Daphne in the Brilliant Blue Vol. 3: Getaway
As far as fanservice anime goes, Daphne in the Brilliant Blue is very generic. Tiny bikini work clothes? Check. The five basic female types (naive, aggressive, quiet, geeky and sexy)? Check. This four episode volume brings us more comedic action from the girls of Nereids, but we do get a new overall plot introduced through Maia's amnesia. Yes, if fifteen-year-old Maia didn't have enough problems already as a penniless orphan, now it is revealed that she has no memory of her childhood or of her parents. Somehow, she feels a sense of familiarity in the resort city of Siberia City, even though her parents were not rich people, nor did they take vacations. Hmmm... Sounds like someone has a hidden past. Additionally, we learn that Maia's grandfather's last word to her before he died was "Daphne.Ē One day, we might actually learn what the title of this series means.
Another element that adds depth to an otherwise wishy-washy anime is that we learn a little about Maia's futuristic world, specifically how the great cities of Earth came to be in the last episode in this volume. It's nice to see that there is an actual back story for Daphne in the Brilliant Blue.
This series is definitely not a masterpiece of animation or storytelling, but it does deliver what it promises in terms of a cute story with scantily-clad girls fighting crime, and that puts it above a lot of second-tier titles. --JC
The Melody of Oblivion Vol. 2
There are plenty of examples where weird can equal really good, such as FLCL or Requiem from the Darkness. However, when a show is needlessly weird and it isnít good, perhaps this is a hint of things to come. In volume two of Melody of Oblivion, our somewhat lackluster hero Bocca is able to ďresolveĒ the problem from the previous volume, and he comes across a new town with another really weird problem. We learn that not everyone wants the Warriors of Melos to help, and that sometimes, they would rather just be left alone. In this new town, there is another human who is a member of the monster union and is helping them out so that they can gain what they want. You also have a giant robot mouse, a river filled with childrenís tears, and a boy with his hand stuck in a dam, just standing there. The show does try to spice things up a bit by introducing a new character.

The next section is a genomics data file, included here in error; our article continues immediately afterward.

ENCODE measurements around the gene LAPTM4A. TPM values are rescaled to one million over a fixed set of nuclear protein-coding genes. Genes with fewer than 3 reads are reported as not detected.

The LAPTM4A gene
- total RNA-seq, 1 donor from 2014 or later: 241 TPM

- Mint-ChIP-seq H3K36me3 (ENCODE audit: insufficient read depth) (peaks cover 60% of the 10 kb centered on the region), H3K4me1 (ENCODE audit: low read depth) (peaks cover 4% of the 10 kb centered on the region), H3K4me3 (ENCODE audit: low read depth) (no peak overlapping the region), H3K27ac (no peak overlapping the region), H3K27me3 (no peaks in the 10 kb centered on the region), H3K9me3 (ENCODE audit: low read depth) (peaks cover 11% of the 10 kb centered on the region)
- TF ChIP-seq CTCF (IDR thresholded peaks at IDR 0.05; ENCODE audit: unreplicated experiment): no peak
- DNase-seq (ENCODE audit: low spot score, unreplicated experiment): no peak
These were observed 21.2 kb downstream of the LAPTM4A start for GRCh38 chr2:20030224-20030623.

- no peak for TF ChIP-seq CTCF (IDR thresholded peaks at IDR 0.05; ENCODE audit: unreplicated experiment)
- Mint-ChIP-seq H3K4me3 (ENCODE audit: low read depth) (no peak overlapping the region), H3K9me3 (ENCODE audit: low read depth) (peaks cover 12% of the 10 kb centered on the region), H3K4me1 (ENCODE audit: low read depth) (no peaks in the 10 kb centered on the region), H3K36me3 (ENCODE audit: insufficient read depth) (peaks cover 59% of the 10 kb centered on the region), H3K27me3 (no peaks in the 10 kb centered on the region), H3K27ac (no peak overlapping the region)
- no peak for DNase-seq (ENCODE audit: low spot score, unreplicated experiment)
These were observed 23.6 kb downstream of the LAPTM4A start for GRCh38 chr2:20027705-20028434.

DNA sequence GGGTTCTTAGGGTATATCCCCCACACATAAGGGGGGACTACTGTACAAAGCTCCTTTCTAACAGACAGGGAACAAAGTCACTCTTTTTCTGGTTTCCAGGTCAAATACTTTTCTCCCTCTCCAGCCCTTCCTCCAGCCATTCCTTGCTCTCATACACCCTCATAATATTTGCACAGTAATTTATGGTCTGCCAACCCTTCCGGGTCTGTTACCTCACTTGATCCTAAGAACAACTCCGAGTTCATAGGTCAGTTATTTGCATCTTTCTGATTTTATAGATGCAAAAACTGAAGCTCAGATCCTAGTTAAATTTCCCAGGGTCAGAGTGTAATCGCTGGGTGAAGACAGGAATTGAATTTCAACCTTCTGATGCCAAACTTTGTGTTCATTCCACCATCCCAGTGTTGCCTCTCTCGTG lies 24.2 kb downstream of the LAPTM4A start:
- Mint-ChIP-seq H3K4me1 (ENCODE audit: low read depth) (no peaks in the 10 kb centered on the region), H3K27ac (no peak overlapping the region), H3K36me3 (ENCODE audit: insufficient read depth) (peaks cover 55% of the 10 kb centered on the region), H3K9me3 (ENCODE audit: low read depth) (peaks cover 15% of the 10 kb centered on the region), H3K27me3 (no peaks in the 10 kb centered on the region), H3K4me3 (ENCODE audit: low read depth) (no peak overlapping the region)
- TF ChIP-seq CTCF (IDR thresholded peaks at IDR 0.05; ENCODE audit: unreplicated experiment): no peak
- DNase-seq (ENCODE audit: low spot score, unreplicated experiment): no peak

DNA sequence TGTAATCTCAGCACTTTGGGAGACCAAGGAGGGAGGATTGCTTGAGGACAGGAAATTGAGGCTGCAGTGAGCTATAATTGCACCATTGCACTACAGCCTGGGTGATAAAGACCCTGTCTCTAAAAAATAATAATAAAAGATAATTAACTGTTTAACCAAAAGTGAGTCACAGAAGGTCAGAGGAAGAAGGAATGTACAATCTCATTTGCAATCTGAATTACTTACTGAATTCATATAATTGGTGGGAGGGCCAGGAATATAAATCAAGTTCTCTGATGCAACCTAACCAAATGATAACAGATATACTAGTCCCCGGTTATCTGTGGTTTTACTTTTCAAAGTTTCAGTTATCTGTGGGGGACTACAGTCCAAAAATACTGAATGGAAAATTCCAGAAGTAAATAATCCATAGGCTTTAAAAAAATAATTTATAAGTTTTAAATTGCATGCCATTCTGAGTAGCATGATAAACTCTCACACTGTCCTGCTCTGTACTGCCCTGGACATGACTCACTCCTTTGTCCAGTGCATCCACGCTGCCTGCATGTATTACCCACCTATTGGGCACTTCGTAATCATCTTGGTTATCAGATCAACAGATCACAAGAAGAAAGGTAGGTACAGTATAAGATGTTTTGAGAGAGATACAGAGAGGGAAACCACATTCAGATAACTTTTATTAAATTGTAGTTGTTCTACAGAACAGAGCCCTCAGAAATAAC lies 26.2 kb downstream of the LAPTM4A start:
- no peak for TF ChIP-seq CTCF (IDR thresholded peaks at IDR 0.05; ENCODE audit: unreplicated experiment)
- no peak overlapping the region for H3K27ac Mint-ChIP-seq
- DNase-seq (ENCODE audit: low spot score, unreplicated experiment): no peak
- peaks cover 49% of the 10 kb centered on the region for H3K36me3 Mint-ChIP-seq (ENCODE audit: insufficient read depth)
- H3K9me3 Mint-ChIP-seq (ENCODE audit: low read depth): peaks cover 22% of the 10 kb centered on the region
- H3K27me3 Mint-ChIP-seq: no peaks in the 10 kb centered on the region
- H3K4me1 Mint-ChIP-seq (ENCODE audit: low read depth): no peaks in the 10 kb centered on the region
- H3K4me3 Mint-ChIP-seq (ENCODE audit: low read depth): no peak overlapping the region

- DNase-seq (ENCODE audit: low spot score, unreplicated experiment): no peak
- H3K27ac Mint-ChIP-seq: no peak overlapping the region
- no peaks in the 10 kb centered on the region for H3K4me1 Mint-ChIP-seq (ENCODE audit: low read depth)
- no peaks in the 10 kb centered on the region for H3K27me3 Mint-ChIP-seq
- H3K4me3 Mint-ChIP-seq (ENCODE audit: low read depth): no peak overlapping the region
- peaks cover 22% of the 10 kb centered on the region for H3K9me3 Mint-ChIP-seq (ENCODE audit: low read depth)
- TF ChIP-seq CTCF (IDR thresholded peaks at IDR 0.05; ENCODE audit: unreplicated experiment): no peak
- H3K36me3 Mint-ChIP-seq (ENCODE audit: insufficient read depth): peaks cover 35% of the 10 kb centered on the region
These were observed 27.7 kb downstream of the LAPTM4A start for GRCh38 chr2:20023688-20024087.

Melody of Oblivion has lost all of the feel of the first episode, and it now just has a dark, creepy atmosphere to it, which works for the show, except when they try to throw in some out-of-place fanservice. It does have a good soundtrack to accompany the mood of the show, but the generic character designs and hit or miss backgrounds are still there. After finishing this volume, Iím left scratching my head, wondering what the director was thinking with some of the characters and concepts in this show. Somehow, the story does manage to roll along enough to keep the interest of the viewer, but you certainly wonít be calling this show one of the great releases of the year. --JL
Mobile Suit Gundam Seed: The Empty Battlefield
If you are a Gundam fan, then you've probably heard tell of how the first Gundam Seed movie, The Empty Battlefield is not on par with the TV series. Why is that? After all, the basic story is the same: the movie is about a teenage Coordinator named Kira Yamato who is forced to go into battle against ZAFT, where he later finds his childhood best friend, Athrun on the battlefield. This is all very comforting for a Gundam fan, but a first-time viewer may find the movie full of unintelligible jargon, such as Berserkers and Coordinators.
So why do most Gundam fans find The Empty Battlefield disappointing? It's not that the movie has no plot; on the contrary, it has too much -- the producer tried to squeeze twp dozen episodes into a ninety-five minute film. Everything is rushed, leaving no time for a proper introduction to anyone except Kira, because his face appears on screen the most. Other characters appear to have a two minute spotlight limit before they are transported elsewhere, either into battle or to get themselves killed. Because these characters are not given enough airtime, it is difficult to feel any great sympathy for them when and if they die. Therefore, the movie would have done better had the producer decided to slash off certain cut-and-paste scenes from several episodes, as well as deleting some side characters, so that the movie would have been less confusing for first-time viewers.